Review: Mary Poppins Returns

Published

Credit: Jay Maidment / Walt Disney Pictures

Robert Somogyi
Writer

Not so magical: the anticipated sequel to a childhood classic threatens the very philosophy that made the original so special

This winter, Mary Poppins Returns to cinemas and attempts to recapture the magic of the original film which so many generations of children grew up with. As with every remake, get ready for endless debates as to whether the film actually succeeds in recapturing the warmth of your childhood. Still, let me be daring and argue that it actually fails to do that for one maybe less conspicuous reason!

This reboot of the Mary Poppins universe is set some years after the events of the original film. The two Banks children have become adults and very much banished the magical experiences of their childhood to the realm of their imagination. Their situation is marked by tragedy. Michael Banks is emotionally stricken by the death of his wife, who left him behind with his three children and their aunt Jane Banks. As if that is not enough, the family is about to lose their house on the well-known Cherry Tree Lane because they cannot pay back their debts to a bank. It is in this situation that Mary Poppins pops up in the sky and, once again, lights up the Banks’ lives with imagination and joy. And, in the end, even their bad luck with finances takes a turn to the better and they get a big happy-ending.

So can this jolly story recapture the magic of the original? Certainly not! And this simply because in its final moments, it takes a rather unexpected turn, which undermines its entire message in an extraordinary way. At the end, you see, the line of conflict about the Banks family’s debts is resolved by the appearance of the aging bank director, who surprisingly declares that Michael is a rich man. Why? Because, when he was a child, his father had invested two pence into the bank, which, since then, have been used for multiple investments and grew to be a sort of a small fortune. As it is then called into the audience’s memory, these two pence are nothing less but the “tuppence” from the original Mary Poppins. As a child Michael had intended to give them to an old lady to buy bird food for feeding pigeons. This symbolic gesture, as made clear in a truly beautiful song, was intended to highlight the film’s general plead for humanity and charity. However, in this sequel it appears that handing the money to bankers, which in the original were portrayed as malicious and greedy, to invest was, in fact, the correct choice. This is such a radical break with the philosophy of the original hat even other pleads for charity throughout the film appear inconsistent.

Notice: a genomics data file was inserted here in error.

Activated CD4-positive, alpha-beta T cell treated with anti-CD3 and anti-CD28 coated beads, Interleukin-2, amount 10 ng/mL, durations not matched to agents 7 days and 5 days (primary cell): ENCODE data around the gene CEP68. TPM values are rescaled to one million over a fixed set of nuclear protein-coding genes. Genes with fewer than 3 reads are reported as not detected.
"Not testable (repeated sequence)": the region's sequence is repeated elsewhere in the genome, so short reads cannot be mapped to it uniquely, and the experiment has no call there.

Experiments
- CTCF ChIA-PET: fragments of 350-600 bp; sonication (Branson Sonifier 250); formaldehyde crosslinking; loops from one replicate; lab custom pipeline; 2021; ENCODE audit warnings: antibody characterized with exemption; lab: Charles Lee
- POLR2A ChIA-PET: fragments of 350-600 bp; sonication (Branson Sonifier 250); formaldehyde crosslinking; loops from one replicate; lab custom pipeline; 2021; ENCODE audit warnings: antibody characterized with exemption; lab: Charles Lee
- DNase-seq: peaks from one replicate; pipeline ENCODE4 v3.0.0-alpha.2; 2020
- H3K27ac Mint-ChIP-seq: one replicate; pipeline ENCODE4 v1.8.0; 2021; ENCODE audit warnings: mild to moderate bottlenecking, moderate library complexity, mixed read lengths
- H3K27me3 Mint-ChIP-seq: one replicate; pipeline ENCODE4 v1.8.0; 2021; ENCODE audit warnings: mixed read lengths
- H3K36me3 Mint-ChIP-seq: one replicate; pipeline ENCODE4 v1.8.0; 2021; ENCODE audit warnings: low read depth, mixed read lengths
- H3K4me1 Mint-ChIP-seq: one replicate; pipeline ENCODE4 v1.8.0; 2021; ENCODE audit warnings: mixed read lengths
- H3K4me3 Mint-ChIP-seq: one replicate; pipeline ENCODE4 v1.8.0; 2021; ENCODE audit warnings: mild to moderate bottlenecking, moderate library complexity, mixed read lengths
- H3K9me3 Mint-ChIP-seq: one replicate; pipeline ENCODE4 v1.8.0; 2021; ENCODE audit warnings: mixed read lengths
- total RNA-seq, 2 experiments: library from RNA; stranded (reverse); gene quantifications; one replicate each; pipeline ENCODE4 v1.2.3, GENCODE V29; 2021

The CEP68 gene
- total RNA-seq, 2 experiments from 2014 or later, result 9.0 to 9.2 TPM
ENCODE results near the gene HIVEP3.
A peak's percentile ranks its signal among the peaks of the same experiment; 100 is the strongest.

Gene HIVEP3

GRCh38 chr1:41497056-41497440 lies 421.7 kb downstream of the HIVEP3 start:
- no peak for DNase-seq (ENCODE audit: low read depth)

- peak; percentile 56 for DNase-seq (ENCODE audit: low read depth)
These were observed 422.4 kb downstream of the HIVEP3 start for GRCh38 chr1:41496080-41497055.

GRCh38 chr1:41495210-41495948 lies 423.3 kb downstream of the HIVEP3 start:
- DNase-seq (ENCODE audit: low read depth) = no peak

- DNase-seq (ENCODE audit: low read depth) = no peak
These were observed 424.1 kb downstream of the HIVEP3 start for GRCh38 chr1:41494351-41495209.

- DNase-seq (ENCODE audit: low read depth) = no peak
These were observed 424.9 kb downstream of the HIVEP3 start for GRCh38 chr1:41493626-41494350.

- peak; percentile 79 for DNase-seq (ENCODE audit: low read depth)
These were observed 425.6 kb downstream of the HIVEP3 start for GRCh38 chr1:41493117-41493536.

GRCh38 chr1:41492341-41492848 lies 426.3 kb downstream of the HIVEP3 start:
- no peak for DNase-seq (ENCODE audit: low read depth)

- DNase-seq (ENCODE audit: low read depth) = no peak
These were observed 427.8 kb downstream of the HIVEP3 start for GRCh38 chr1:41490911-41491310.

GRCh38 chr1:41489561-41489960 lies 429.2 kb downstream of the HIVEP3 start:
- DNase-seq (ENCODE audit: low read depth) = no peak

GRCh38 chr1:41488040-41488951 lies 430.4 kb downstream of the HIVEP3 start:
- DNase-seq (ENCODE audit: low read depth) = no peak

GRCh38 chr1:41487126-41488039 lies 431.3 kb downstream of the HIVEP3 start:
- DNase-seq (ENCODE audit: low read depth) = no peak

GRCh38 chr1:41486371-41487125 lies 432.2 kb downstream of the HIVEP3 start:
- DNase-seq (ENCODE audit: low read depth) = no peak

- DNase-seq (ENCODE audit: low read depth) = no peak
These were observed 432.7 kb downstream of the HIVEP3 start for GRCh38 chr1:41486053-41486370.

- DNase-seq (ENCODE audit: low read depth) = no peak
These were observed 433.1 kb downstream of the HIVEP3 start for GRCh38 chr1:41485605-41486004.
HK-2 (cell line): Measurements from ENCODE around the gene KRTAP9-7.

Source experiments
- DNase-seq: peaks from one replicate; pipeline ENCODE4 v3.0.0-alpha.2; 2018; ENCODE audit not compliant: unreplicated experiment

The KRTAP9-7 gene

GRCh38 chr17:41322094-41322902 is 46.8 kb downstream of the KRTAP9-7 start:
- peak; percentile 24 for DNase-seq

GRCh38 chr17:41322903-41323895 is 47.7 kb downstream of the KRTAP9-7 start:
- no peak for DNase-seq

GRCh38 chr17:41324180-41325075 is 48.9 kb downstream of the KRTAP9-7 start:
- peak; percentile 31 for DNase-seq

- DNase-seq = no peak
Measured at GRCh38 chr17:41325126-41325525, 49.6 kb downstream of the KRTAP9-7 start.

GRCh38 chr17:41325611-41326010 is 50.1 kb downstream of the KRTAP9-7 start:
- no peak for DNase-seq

It is questionable how this rapid growth of money came to be. Here, some might recall that the Banks family were not the only people in danger of losing their houses to the bank. Indeed, it is described that as many as 19 houses were claimed by the bank every week. This inevitably raises the question at what costs the Banks’ newfound luck came to be. Was it maybe even financed by the doom of those less fortunate, who, in the end did not get to keep their houses? If this is the case the personal happy end for the Banks family should certainly not be celebrated as the happy end of a film, that has spent time establishing the financial problems affecting many and their cause.

And these problems can not be simply hidden away by the weak attempts to criticize the profit orientation and inhumanity of the depicted economic system, which is made glaringly obvious by its setting in the times of the 1920’s Great Depression. The very fact that the bank’s owner is able to exploit the misfortune of others to his own enrichment completely within the boundaries of the law and normally “acceptable” behaviour might at first appear as criticism of the economic system that allows him to do so. However, this earlier message of the film is once again made inconsistent by its fatal climax, where the banker is reduced to the role of the generic bad guy. His skilful depiction as a menacing wolf wanting to steal the Banks’ belongings in an earlier cartoon sequence leaves no doubt about that. By (quite literally) drawing this image, his part’s significance is reduced to the one of a rotten apple in an otherwise unspoilt barrel.

In this fashion, this film does not set out to continue the original’s plead for charity and critique of a money oriented economic system. Instead, while admittedly depicting some of its flaws, it rather chooses to showcase the alleged advantages of a liberal capitalist system: a skillful investor can always make profit, even in times of economic crises and overarching social injustice. In a way here, the Banks’ “clever” investment is even comparable to the ones of the bank’s inhuman investments and the film’s villain’s strategy. Not so magical after all.